The salivary proteins of Anopheles darlingi Root, the principal vector of malaria in the Amazon Region, Brazil, were analyzed. Comparison of the protein profiles between adult males and females revealed that most of the polypeptides are present in both sexes, but female-specific polypeptides also were observed. SDS-PAGE analysis of sugar-fed female mosquitoes with ages varying from 1 to 10 d after adult emergence indicated that the proteins start to be accumulated in the first day of life and are present throughout the period analyzed. Analysis of blood-fed mosquitoes showed no differences in salivary proteins when compared with sugar fed ones, suggesting that there is no specific protein induced by blood. The protein profiles of the salivary glands dissected from wild-caught female mosquitoes from different geographical regions of Brazil were compared and some differences were observed.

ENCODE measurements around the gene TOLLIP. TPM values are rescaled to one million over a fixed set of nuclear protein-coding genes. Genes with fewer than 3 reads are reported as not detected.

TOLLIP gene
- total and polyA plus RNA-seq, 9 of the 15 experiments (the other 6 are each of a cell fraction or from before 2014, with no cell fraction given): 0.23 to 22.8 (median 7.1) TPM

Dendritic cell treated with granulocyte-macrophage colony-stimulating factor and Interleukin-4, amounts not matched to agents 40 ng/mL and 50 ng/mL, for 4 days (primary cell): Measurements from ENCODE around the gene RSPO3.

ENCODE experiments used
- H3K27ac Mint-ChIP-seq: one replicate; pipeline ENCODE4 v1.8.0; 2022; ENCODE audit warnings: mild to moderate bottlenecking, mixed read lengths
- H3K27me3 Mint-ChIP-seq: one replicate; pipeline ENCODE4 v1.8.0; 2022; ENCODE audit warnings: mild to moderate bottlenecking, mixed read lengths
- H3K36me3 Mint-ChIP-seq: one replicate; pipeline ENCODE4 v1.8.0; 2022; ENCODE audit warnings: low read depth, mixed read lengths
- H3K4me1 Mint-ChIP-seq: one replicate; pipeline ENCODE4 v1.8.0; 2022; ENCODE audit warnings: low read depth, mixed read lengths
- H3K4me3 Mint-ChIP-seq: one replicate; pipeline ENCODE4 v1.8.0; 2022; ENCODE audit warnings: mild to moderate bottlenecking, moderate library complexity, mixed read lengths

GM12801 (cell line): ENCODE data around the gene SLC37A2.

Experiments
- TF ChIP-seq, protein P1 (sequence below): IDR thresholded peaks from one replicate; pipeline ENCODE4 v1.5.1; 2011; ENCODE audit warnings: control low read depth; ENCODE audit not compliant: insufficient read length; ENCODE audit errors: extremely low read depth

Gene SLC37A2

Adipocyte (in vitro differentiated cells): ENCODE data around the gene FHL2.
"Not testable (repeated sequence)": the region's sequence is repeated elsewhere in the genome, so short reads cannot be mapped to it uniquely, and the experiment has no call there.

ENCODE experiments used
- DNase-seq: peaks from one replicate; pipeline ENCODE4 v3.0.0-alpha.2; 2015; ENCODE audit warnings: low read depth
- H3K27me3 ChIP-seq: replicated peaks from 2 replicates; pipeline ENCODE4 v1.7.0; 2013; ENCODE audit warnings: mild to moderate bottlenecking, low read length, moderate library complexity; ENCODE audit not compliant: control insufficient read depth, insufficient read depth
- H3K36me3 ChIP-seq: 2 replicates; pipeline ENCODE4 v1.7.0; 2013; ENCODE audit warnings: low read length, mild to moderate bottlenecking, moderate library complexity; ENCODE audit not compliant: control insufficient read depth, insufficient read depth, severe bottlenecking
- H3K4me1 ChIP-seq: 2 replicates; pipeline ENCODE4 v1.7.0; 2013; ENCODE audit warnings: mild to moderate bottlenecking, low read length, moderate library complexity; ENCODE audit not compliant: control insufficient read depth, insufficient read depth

You have requested a machine translation of selected content from our databases. This functionality is provided solely for your convenience and is in no way intended to replace human translation. Neither BioOne nor the owners and publishers of the content make, and they explicitly disclaim, any express or implied representations or warranties of any kind, including, without limitation, representations and warranties as to the functionality of the translation feature or the accuracy or completeness of the translations.
Translations are not retained in our system. Your use of this feature and the translations is subject to all use restrictions contained in the Terms and Conditions of Use of the BioOne website.
Vol. 38 • No. 5